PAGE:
Hey foreign languages are hard ok? Just ask Mitt Romney or Newt Gingrich.But they’re not the only ones. Americans, in general, have a hard time with languages. All those accents, characters, and genders. Who needs them?
Our trouble with tongues is perhaps best demonstrated by how we’ve come to pronounce the names of many of our cities and states.
Though most of these places derive their names from foreign words, you would hardly be able to tell that by the way we pronounce them today.
And while no one expects that we pronounce the names of places in OUR OWN country any differently, it’s still fun to see how far off we’ve gone.
Quick what's the capital of Vermont? If you passed third grade, you should remember that it's Montpelier, pronounced Mont-PEEL-yur. But, in the original French, it's actually pronounced Mont-PEL-ee-YAE.
In English, the beautiful port town of Calais, Maine is pronounced CAL-US (like callous). But en Français, it sounds more like CAL-ay.
Remember this the next time you're in Ohio. Toledo is To-LAY-Do only in Spain. Here, it's pronounced To-LEE-do.
Good luck with this one. Apparently, our beloved Coney (Co-NEE) Island was originally called Conyne Eylandt by the Dutch who settled much of New York.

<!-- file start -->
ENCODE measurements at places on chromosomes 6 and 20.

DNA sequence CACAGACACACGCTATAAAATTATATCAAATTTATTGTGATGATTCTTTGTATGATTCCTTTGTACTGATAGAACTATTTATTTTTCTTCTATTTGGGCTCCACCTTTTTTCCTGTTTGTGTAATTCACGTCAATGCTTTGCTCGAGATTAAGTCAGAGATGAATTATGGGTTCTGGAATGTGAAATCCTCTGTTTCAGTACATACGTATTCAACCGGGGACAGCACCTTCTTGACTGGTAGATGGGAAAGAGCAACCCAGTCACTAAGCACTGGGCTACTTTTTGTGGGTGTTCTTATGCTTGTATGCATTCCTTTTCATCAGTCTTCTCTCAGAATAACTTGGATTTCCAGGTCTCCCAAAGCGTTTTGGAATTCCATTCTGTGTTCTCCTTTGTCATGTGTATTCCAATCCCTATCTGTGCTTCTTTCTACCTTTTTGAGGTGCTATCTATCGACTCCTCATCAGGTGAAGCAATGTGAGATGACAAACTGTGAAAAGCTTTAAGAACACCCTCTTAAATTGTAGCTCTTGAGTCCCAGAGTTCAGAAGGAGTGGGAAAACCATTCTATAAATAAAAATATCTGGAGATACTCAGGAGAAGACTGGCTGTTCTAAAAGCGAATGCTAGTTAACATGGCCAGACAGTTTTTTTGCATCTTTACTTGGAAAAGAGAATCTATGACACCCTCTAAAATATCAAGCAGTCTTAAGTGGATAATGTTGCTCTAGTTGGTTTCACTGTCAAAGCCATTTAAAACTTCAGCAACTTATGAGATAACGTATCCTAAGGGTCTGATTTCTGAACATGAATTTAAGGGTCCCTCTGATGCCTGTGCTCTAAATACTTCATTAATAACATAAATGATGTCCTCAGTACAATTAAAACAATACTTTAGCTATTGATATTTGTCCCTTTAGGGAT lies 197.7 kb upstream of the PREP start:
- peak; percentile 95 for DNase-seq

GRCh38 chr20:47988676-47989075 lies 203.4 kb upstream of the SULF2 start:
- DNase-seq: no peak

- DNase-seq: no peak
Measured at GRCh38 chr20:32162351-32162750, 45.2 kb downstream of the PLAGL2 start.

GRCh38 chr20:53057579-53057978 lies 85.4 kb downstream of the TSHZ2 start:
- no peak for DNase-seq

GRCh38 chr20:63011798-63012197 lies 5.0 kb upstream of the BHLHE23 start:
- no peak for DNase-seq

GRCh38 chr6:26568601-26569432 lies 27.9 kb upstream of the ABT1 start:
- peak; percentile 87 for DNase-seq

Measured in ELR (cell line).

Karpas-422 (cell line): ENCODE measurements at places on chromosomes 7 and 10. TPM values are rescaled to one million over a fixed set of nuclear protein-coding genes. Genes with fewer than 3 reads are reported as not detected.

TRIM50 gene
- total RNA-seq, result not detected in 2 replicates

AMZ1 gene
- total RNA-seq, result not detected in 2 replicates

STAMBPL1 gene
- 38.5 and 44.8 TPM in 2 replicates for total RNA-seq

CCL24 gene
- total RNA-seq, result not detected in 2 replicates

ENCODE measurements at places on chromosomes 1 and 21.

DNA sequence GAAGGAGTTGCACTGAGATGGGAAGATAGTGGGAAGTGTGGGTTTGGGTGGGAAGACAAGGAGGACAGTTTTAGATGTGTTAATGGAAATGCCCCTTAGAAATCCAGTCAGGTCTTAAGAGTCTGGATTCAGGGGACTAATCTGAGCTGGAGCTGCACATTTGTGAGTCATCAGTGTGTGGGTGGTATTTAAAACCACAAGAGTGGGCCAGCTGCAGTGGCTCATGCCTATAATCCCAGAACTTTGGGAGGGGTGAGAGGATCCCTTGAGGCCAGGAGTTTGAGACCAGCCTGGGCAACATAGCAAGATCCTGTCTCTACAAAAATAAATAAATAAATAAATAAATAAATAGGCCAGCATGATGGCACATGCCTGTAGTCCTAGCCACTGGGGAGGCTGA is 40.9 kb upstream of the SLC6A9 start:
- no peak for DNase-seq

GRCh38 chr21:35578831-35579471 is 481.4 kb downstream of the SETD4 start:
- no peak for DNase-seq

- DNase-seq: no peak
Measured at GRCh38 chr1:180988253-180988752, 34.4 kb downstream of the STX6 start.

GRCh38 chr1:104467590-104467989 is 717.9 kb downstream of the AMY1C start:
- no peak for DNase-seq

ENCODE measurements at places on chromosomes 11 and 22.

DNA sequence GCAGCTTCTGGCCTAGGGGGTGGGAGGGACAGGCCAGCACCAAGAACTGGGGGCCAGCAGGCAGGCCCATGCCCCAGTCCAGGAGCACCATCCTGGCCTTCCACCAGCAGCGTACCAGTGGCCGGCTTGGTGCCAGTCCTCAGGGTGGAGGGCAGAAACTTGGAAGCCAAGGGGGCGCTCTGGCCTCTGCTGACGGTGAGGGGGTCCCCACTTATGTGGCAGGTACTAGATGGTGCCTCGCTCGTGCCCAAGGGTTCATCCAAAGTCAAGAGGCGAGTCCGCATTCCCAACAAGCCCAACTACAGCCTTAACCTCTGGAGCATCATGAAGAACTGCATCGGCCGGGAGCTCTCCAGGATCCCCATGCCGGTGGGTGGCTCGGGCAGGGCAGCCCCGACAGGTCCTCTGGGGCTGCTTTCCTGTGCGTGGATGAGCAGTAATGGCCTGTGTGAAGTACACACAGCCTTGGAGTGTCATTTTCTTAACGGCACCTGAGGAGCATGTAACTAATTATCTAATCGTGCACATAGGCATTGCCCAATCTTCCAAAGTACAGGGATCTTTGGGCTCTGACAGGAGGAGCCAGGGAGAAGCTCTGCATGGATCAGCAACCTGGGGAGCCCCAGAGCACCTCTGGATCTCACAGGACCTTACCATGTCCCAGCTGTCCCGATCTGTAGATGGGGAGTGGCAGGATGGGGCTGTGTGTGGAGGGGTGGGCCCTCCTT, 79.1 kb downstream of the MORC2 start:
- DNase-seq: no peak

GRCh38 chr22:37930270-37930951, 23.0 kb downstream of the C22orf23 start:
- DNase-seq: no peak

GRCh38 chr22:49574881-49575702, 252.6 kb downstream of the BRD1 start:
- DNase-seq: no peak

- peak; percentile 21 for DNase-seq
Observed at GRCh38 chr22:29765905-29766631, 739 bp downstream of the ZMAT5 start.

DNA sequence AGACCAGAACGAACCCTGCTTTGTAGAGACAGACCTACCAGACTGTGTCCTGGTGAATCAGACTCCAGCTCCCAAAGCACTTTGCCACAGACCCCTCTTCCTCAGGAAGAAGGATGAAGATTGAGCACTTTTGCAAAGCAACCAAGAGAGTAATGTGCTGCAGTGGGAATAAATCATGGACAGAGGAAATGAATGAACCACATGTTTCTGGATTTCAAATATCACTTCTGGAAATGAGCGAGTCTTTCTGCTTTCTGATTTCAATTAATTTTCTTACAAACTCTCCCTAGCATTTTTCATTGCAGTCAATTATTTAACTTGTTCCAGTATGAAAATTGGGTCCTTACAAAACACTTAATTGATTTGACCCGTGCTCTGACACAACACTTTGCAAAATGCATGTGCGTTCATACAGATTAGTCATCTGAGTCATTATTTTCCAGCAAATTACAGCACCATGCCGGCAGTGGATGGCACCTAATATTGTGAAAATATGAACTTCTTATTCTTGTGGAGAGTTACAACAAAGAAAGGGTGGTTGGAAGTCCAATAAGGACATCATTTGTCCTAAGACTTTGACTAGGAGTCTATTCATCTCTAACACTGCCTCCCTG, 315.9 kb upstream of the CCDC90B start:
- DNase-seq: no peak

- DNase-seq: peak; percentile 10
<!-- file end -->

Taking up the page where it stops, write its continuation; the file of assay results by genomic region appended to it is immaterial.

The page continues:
You don't have to be a Cardinals fan to know that the Louis in St. Louis is pronounced Lew-IS. But in French it's Loo-WEE, as in King Louis or Louis C.K.
Chalk this one up to those ol' settlers. What we've come to know as Waukesha (WAH-kee-SHA) is actually an Anglicized version of the Chippewas Indian word for 'little fox,' pronounced WAU-goosh-sha.
Nowadays, Baton Rouge is pronounced BAT-uhn Roozh, but back before the Louisiana Purchase, it sounded more like Bah-tone Roozh.
Named after French-Canadian explorer Louis Jolliet, you'd think Joliet, Illinois is pronounced ZHO-lee-ay, but actually it's JOH-lee-et. But be careful, don't ever pronounce it JOLLY-et, or you can be looking at a $5 fine. That's right, it's actually illegal to mispronounce Joliet while in city limits.
This one's kind of cute. In French, DeBordieu would sound like Deh-bord-eu. But residents of the small private beach community just call it Debby-do. Aww...
The 'c' in Tucson is not just for show. While today we call it TOO-sawn, in the original Spanish it would sound like TUK-son.
In its original Spanish, Nevada is typically pronounced Ne-VAH-duh, but here, we just call it Ne-VAD-uh.
NOW WATCH: Briefing videos
Business Insider Emails & Alerts
Site highlights each day to your inbox.